Acne and Inflammation

Why doesn’t acne start before puberty? The answer to that is hormones. Our bodies begin to produce testosterone when we hit puberty. Testosterone breaks down into a substance called dihyrotestosterone (DHT) that then stimulates the sebaceous gland to produce more oil (sebum). For a lot of reasons, this oil begins the process of retension hyperkeratosis which just means there is insufficient exfoliation within the lining of the follicle.

Pretend, for a moment, that we could look down into the follicle. There we would see dead skin cells that are not being carried away by the flow of oil(to the surface of the skin) from the sebaceous glands, due to the insufficient exfoliation. Instead, they remain stuck in the follicle where they form a sticky mass. Soon after, a bacterium, Propionibacterium acnes, begins to multiply very quickly. This creates inflammation within both the follicle and surrounding skin tissue. If new cells continue to be generated, but the dead ones are not exfoliating, the resulting condition is known as retention hyperkeratosis. This term simply means that the pore is retaining the new (stratum corneum) cellsresulting in a clogged pore.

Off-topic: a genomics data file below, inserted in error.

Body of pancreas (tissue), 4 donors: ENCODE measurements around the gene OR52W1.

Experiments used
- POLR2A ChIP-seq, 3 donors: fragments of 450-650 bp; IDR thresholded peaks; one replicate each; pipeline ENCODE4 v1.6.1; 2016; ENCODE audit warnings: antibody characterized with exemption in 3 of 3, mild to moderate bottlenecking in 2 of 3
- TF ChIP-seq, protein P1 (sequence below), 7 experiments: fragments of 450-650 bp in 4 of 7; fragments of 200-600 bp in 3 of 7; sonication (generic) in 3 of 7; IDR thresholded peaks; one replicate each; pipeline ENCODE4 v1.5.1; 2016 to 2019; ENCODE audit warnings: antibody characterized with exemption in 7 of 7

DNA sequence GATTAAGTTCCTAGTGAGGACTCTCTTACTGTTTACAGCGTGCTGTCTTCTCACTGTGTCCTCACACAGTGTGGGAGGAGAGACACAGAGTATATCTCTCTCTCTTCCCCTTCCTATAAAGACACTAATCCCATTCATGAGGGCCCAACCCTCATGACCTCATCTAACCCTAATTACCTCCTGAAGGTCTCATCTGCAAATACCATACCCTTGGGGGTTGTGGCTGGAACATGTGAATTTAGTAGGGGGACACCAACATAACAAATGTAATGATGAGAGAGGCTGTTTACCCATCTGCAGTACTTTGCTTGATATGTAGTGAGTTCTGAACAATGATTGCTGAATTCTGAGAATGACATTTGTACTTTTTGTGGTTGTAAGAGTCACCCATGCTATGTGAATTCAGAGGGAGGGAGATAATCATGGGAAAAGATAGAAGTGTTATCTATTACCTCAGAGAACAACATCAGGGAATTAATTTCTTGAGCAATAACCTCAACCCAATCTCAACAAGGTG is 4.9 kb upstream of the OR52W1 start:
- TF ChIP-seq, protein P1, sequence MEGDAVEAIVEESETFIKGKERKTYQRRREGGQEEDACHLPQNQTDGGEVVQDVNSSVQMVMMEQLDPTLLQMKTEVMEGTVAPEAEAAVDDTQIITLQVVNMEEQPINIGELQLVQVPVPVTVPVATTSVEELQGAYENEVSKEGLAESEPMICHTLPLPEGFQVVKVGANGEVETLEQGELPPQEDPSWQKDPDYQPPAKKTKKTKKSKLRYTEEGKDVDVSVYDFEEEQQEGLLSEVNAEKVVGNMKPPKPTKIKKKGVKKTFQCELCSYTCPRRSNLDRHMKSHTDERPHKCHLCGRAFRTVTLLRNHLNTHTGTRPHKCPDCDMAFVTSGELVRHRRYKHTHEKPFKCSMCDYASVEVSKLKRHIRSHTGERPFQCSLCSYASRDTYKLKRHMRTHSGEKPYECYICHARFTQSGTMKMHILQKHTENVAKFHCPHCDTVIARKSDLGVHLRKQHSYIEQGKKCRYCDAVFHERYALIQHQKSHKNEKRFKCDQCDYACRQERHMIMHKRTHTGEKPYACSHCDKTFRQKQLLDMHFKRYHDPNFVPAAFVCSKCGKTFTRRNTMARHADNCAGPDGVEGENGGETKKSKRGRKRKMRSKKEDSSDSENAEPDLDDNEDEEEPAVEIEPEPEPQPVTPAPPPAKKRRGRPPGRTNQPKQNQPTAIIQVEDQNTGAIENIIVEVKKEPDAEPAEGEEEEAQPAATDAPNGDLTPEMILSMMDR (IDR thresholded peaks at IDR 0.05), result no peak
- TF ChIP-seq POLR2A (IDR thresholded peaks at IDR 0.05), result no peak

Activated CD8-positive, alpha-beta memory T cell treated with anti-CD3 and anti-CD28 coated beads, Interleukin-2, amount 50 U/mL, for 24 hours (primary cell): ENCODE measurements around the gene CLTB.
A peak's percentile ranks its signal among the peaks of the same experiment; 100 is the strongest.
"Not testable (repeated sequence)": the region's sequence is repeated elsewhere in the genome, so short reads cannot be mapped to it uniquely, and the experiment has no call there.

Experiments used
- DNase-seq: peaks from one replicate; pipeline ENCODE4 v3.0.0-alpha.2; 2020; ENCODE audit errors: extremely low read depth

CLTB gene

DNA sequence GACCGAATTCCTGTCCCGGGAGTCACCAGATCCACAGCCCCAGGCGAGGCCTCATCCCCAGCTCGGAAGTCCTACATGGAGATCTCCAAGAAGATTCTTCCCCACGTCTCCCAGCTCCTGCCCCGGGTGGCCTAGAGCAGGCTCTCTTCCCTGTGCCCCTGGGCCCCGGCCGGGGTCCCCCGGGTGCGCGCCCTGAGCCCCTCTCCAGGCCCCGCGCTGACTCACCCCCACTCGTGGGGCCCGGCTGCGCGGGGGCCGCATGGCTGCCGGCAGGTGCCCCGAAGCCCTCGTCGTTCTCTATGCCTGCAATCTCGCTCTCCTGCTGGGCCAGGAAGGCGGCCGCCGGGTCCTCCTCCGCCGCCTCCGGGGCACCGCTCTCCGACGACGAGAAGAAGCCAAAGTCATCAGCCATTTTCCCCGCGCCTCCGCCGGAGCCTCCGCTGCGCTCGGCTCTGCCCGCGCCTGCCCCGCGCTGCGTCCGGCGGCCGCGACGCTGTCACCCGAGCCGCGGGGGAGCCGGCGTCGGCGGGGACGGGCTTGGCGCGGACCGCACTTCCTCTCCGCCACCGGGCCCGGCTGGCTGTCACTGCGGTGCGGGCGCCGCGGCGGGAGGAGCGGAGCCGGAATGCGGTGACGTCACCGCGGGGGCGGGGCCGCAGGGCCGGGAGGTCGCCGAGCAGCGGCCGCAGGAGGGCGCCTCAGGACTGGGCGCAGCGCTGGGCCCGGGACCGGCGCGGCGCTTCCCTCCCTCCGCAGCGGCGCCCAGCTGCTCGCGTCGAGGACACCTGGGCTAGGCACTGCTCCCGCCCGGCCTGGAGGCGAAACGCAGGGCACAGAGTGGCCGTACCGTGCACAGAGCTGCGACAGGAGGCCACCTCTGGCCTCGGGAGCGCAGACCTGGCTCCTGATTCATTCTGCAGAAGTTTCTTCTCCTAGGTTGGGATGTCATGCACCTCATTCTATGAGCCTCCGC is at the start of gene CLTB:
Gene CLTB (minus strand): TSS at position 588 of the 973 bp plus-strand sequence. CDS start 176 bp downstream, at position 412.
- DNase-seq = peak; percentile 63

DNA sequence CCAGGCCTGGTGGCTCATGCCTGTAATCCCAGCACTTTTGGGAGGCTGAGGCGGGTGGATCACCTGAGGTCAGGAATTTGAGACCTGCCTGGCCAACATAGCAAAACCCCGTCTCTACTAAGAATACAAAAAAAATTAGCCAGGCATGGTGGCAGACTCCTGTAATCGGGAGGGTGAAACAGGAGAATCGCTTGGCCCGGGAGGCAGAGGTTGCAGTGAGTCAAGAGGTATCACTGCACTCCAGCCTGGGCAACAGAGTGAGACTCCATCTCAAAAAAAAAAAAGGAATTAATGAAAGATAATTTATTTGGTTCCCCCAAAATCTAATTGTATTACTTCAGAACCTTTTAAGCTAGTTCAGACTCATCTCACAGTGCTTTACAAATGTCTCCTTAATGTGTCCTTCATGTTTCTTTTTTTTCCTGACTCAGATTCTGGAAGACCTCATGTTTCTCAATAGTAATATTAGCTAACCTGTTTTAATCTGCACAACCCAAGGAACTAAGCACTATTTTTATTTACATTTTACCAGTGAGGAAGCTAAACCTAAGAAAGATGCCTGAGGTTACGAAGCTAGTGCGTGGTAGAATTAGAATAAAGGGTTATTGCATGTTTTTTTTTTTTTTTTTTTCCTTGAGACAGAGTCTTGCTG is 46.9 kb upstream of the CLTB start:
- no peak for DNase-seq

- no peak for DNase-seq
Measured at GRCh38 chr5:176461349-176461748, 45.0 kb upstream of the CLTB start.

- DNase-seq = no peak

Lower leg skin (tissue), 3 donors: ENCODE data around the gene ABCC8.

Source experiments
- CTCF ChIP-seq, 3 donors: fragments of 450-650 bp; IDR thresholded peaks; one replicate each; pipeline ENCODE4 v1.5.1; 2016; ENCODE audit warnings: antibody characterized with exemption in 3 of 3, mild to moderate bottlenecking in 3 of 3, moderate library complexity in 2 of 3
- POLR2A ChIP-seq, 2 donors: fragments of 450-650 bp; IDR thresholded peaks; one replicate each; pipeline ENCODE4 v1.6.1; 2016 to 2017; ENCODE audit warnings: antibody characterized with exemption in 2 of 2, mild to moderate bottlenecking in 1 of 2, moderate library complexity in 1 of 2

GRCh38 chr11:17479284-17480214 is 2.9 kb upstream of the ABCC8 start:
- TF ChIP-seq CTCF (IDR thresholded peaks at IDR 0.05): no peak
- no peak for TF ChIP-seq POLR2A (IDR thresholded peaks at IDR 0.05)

The term used in dermatology for this plug is a comedo. When the comedo is first formed beneath the epidermis (outer layer of your skin) it is too small to be seen by the naked eye. At this point, it is referred to as a microcomedo. As it grows, it looks like a tiny white bump just below the surface of your skin. When you run a finger over your skin you can often feel these small, hard bumps. As they grow in size, they change from microcomedones into comedones and then into other larger lesion – pimples.

Physicians as well as scientists have always, erroneously, believed that there are only two types of acne lesions – categorized as either
non-inflammed or inflamed.

Even now, after being studied for 150 years, medical experts still do not believe that inflammation is at the basis of the so-called non-inflamed acne lesion. This will continue to ensure that they will never develop very effective therapies for this disease. Acne is a systemic inflammatory disease; to successfully prevent and treat it we have to develop strategies that are proven to reduce inflammation in the body. Reducing inflammation on a cellular level has three parts: diet, nutritional supplements and topical applications.

David writes about health and wellness issues on various websites. His website Acne Scar Removal explains the latest on quick, safe and effective acne treatments. He also shows readers how to avoid spending a fortune to remove acne scars.

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